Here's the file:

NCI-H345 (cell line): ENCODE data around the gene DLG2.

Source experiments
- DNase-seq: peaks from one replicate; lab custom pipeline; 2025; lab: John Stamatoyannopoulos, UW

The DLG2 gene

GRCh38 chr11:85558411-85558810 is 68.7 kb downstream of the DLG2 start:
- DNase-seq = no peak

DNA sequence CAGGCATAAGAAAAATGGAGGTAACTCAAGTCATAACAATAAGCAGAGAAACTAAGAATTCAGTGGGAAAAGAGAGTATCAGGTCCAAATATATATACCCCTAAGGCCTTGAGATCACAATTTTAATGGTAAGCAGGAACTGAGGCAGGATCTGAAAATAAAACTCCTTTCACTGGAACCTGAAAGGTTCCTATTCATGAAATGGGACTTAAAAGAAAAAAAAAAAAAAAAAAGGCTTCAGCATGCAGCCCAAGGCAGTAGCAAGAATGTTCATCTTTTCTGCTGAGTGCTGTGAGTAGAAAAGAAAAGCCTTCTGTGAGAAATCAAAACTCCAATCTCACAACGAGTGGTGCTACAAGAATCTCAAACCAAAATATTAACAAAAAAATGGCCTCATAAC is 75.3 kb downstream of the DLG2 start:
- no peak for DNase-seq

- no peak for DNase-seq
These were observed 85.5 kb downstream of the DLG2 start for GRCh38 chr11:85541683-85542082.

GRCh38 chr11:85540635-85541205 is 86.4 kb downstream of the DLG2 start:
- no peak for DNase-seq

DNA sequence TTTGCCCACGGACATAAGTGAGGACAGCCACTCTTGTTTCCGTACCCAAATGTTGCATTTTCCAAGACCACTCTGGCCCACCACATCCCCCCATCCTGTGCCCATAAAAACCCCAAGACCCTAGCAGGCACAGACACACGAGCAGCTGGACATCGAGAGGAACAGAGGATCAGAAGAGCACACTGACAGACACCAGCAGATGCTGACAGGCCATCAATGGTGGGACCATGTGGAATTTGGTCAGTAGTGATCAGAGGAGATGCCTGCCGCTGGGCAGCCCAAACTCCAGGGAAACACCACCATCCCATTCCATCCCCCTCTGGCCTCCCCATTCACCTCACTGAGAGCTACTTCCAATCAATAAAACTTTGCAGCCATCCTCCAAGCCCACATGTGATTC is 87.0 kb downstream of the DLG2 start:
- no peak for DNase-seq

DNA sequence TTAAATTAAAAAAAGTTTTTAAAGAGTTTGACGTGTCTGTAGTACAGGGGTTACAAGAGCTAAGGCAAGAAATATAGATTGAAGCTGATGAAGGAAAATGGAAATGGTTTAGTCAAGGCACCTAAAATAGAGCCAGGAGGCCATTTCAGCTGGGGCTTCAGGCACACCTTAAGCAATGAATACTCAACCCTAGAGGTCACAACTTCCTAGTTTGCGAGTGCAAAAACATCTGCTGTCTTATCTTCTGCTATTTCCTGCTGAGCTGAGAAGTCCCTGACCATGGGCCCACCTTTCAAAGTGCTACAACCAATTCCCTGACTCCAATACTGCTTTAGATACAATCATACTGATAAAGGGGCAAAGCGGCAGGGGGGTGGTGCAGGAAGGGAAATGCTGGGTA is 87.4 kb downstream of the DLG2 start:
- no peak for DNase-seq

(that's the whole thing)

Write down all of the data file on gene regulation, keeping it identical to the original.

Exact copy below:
NCI-H345 (cell line): ENCODE data around the gene DLG2.

Source experiments
- DNase-seq: peaks from one replicate; lab custom pipeline; 2025; lab: John Stamatoyannopoulos, UW

The DLG2 gene

GRCh38 chr11:85558411-85558810 is 68.7 kb downstream of the DLG2 start:
- DNase-seq = no peak

DNA sequence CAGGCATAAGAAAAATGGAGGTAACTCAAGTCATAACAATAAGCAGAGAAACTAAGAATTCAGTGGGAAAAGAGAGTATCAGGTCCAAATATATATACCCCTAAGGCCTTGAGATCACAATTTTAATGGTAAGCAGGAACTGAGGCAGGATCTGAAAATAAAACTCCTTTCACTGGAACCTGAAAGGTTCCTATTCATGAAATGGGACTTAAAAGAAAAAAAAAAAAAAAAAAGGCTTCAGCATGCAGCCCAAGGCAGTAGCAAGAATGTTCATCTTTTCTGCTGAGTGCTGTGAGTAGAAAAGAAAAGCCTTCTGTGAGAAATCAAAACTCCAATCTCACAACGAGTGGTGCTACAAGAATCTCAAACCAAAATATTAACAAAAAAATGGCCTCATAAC is 75.3 kb downstream of the DLG2 start:
- no peak for DNase-seq

- no peak for DNase-seq
These were observed 85.5 kb downstream of the DLG2 start for GRCh38 chr11:85541683-85542082.

GRCh38 chr11:85540635-85541205 is 86.4 kb downstream of the DLG2 start:
- no peak for DNase-seq

DNA sequence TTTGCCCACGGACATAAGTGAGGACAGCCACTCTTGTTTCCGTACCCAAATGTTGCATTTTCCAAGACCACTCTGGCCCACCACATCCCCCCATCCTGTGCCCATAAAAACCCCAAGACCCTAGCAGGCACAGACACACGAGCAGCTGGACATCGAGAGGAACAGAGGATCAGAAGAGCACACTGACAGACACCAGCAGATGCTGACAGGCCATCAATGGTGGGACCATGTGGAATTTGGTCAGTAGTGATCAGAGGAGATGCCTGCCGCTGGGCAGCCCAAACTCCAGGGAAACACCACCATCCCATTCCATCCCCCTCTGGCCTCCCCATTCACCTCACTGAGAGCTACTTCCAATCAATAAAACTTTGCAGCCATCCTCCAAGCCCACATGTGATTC is 87.0 kb downstream of the DLG2 start:
- no peak for DNase-seq

DNA sequence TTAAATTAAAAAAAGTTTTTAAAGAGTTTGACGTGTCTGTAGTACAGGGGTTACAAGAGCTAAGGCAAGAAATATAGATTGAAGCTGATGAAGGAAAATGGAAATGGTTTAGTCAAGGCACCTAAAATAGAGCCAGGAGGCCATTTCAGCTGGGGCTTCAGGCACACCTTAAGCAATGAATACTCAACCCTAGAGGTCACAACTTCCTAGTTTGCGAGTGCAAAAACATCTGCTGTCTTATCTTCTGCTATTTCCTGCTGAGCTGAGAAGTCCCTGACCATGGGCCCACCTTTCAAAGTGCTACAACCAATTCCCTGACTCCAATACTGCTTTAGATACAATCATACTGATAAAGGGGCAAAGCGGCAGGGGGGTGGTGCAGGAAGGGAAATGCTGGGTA is 87.4 kb downstream of the DLG2 start:
- no peak for DNase-seq